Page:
At one of the Clear Voices groups this week we had a very interesting discussion about ways in which people cope with the experience of living with dementia. The members of the group all have a diagnosis of either Mild Cognitive Impairment or early stage dementia and we regard them as our pool of experts.
One of the surprising things which emerged, which impacted on all of us – people living with dementia and helpers alike – was, surprisingly the importance of names. One man has been called by a shortened form of his name all his life. When he found his way to Tibbs he did not say this, so we fell into the way of using the full version of his name. Apparently, this is the first time he has been known by this name and her absolutely loves it! It seems to be something to do with his sense of identity – a new identity which he has gained since becoming part of Tibbs. Another member was introduced to us by the English form of her name. There happened to be two women with the same name in the group and she was becoming confused as to which one we were referring to. So, one week she formally asked the group if we could call her by the Irish version of her name which she had used at home. So now that’s what we call her, and she has a new name badge to prove it. She’s very happy. Two of the helpers – me being one of them – have a strong dislike of their name being shortened. Speaking for myself, it just doesn’t feel like me if I’m called Margaret instead of Margaret-Anne. So, we realised in the group that names are part of who we are and that it is very important to preserve our own sense of identity. As somebody in the group said, “It’s all about being yourself”.
Everyone agreed that you have to be adaptable if you develop dementia. Things will start to change and keep on changing and it is those individuals who are able to bend to the prevailing wind when it starts to blow from a different direction, who survive best. One member described how he loves to go out walking but realises that he has got lost on several occasions. He is in a familiar street in a familiar part of the town and suddenly he has no idea where he is. So he has made a deal with his wife that he always tells her where he’s going and when he expects to be back. She panics he says, not me. But he realises that this is how it has to be from now on if he wants to go on walking on his own. “I have to accept that my days of going off on my own are over. I have to accept that” he said.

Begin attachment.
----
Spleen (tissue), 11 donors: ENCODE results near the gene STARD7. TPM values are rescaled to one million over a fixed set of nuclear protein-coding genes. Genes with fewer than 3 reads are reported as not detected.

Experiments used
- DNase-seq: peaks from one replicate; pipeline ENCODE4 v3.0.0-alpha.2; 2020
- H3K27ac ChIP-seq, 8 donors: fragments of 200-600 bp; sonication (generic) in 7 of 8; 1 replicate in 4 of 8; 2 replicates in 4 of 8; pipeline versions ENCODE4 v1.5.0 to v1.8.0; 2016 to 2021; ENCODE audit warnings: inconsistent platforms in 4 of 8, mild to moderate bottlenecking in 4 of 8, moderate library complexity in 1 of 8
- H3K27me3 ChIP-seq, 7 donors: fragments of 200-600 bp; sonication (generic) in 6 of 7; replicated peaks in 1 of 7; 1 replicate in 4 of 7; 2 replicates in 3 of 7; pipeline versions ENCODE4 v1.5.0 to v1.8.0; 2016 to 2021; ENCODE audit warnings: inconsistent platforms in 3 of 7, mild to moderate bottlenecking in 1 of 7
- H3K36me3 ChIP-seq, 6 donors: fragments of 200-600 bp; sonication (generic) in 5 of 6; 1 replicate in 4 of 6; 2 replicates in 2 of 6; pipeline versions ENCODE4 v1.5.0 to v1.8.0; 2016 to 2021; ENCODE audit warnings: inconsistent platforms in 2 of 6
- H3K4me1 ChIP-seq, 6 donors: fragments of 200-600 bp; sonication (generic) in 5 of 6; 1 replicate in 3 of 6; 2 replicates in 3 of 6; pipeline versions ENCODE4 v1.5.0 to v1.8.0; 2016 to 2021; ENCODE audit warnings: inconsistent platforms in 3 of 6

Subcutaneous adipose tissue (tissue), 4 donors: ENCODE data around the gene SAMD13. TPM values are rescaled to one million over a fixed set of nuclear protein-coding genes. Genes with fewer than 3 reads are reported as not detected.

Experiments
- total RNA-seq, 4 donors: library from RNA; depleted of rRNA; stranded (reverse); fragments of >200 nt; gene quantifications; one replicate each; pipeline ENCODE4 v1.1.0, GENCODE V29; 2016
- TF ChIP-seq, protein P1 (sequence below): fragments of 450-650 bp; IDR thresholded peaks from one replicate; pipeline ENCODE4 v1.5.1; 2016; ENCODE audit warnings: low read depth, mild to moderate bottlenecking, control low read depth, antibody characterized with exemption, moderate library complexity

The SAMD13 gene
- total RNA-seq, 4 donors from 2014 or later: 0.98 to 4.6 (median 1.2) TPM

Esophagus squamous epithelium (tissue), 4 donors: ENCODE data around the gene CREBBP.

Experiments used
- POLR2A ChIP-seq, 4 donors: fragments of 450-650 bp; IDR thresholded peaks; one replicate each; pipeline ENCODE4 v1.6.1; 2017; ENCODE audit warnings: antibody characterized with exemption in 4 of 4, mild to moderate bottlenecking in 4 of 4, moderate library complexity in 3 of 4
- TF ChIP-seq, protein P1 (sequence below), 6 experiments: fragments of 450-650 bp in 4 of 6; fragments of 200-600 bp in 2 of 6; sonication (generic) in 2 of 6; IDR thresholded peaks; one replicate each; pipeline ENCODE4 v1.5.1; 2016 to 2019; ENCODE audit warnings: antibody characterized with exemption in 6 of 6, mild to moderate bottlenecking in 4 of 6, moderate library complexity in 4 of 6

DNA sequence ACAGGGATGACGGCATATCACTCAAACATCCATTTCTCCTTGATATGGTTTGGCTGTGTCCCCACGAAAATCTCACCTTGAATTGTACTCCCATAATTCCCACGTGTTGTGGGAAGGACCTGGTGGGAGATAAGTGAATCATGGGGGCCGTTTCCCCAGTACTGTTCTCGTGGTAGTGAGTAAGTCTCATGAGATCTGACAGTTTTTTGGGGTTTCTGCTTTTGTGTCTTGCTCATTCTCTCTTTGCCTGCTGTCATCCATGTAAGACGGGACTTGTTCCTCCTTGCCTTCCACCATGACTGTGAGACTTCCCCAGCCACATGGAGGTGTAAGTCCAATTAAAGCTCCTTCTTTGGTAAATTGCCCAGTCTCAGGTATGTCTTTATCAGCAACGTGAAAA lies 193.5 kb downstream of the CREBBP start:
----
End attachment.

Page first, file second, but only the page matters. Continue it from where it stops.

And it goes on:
Arising out of that several people said how important it is not to panic. If you are out walking and you suddenly get lost, the worst thing you can do is panic. One member describes how he continues walking until he recognises a shop or building that he does recognise. Then he calms down and works out how to find the place he’s looking for. I think all the men who talked about this experience are walking in very familiar territory.
Patience was another thing which people wanted to talk bout. Particularly people living with husbands and wives or grown-up children felt that they had to be patient with other people. Several people described feeling irritated when other people keep telling them what they can and cannot do. “I want to be taken seriously” said one person. “I am a person, not a chair”. But they have learned that their lives are now restricted because their families love them and worry about them and want to keep them safe. So, they use strategies like going into another room or keeping their mouth shut when they want to let fly. People seemed to feel that these are skills which they are learning since they developed dementia – or perhaps consciously making use of them.
Everyone in the group agreed that a sense of humour is very important. If you smile at someone they will smile back. If you do something silly, make a mistake, get something wrong the best thing is to laugh about it.
The group concluded with the statement from a member which really made us all reflect. “Be thankful that you haven’t got something worse – like terminal cancer”. So, we ended the session with everyone feeling very positive.
Later I did a bit of an internet search and found a handout from the Alzheimer’s Association of Australia called “Tips for living day to day”.
It was interesting to see that “Accepting changes in abilities” was on the list;
“Recognise that some things may become more difficult for you to do”
“Try to accept that these changes are out of your control and focus on the things you can still do”.
Another one was “frustrations with care partner or those close to you”
“Try to remember that they did not ask to be put in this situation either and that they have their own fears and frustrations. Work together to make the situations better”
“Feeling like others have limited awareness of my feelings or how certain actions affect me”
“Be open with others. Ensure that your care partner and friends are just as informed as you are about the disease and its impact”
“Inform the other person about what they did and how it made you feel”.
That’s a different response. Is it an Australian versus a British response.? Maybe we are more inclined to keep our mouths shut than our Australian cousins?
It’s a good handout. You will find it at www.alz.org. On the home page there is header called Life with ALZ which takes you to a page called Tips for Daily Life which has a lot of practical suggestions in the form of a pdf document.
But it’s good to know we are building up our own body of Experts from Experience here in Bedford.